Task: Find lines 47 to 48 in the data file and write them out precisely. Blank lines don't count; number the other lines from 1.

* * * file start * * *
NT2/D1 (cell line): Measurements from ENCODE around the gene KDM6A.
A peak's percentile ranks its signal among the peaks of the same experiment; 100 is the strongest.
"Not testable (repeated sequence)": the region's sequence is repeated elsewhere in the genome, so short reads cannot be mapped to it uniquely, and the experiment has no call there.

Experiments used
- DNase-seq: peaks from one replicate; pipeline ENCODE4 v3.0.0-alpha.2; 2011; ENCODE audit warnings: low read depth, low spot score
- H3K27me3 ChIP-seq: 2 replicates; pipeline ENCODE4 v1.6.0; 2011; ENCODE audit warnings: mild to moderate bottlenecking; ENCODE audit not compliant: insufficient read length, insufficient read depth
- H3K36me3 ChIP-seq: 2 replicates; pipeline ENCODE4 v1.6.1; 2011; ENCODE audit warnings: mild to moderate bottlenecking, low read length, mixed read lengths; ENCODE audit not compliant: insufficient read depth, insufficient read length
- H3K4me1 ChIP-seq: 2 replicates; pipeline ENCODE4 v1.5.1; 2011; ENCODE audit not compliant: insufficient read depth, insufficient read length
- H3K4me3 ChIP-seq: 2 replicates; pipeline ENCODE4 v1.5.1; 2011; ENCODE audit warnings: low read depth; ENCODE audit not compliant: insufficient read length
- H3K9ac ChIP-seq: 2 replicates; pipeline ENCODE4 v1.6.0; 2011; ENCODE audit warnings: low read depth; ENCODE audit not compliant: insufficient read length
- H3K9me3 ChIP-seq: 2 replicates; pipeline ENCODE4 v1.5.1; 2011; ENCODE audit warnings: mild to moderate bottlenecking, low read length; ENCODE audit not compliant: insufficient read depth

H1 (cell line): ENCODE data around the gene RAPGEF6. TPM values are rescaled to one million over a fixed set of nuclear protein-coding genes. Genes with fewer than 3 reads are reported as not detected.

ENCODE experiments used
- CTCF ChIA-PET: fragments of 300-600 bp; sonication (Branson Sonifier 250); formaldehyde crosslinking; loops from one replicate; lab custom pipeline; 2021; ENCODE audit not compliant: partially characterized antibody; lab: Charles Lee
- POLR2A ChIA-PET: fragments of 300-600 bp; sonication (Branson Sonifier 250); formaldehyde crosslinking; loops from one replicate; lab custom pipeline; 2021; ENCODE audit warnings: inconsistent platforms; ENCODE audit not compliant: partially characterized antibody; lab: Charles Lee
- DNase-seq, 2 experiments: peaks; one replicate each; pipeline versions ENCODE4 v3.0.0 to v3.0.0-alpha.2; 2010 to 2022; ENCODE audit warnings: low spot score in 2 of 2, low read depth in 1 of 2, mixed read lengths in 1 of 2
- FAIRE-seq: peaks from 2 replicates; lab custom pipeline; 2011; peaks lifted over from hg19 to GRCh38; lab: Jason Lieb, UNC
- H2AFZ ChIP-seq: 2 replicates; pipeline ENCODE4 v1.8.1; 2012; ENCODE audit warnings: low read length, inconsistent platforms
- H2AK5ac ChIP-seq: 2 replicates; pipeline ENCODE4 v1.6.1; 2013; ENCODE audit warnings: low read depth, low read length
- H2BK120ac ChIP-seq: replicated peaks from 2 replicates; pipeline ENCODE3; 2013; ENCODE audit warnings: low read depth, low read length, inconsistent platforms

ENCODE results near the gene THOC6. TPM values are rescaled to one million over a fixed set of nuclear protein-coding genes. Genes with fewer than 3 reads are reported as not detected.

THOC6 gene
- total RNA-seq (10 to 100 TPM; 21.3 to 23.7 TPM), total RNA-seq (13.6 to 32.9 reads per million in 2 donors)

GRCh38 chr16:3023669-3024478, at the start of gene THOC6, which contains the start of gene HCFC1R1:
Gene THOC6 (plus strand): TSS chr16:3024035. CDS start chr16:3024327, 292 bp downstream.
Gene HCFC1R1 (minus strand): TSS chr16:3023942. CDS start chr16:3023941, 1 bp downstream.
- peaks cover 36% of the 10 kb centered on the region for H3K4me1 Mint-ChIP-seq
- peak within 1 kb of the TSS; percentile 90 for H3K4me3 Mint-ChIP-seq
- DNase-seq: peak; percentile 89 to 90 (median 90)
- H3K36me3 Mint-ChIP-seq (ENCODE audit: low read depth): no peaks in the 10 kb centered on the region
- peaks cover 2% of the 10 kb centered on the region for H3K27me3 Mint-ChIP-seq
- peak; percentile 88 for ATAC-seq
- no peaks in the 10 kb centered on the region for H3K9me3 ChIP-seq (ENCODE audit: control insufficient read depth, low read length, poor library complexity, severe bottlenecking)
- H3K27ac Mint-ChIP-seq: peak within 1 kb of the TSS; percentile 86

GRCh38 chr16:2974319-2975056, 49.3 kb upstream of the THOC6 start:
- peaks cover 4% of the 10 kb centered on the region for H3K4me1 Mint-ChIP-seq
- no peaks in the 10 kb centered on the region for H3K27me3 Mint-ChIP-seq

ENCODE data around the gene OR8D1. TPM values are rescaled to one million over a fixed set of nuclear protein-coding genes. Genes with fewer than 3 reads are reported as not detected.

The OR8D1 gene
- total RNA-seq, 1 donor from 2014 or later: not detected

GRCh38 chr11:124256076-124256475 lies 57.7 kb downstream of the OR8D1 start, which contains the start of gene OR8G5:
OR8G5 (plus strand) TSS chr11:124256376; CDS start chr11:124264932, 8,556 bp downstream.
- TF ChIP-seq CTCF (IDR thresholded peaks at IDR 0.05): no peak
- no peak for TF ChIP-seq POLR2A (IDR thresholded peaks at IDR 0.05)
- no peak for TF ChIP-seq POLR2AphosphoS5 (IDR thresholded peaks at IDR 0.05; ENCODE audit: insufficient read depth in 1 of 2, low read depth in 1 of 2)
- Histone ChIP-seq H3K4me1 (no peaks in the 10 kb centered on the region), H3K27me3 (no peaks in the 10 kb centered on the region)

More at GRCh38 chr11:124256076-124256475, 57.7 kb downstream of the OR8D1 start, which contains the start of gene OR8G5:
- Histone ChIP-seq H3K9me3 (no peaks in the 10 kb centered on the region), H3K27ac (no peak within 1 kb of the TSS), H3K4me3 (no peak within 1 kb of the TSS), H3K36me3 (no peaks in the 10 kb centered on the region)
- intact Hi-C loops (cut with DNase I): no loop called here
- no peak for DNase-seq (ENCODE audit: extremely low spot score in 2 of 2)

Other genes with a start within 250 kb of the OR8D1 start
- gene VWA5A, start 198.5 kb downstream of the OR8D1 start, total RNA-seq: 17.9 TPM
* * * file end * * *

More at GRCh38 chr11:124256076-124256475, 57.7 kb downstream of the OR8D1 start, which contains the start of gene OR8G5:
- Histone ChIP-seq H3K9me3 (no peaks in the 10 kb centered on the region), H3K27ac (no peak within 1 kb of the TSS), H3K4me3 (no peak within 1 kb of the TSS), H3K36me3 (no peaks in the 10 kb centered on the region)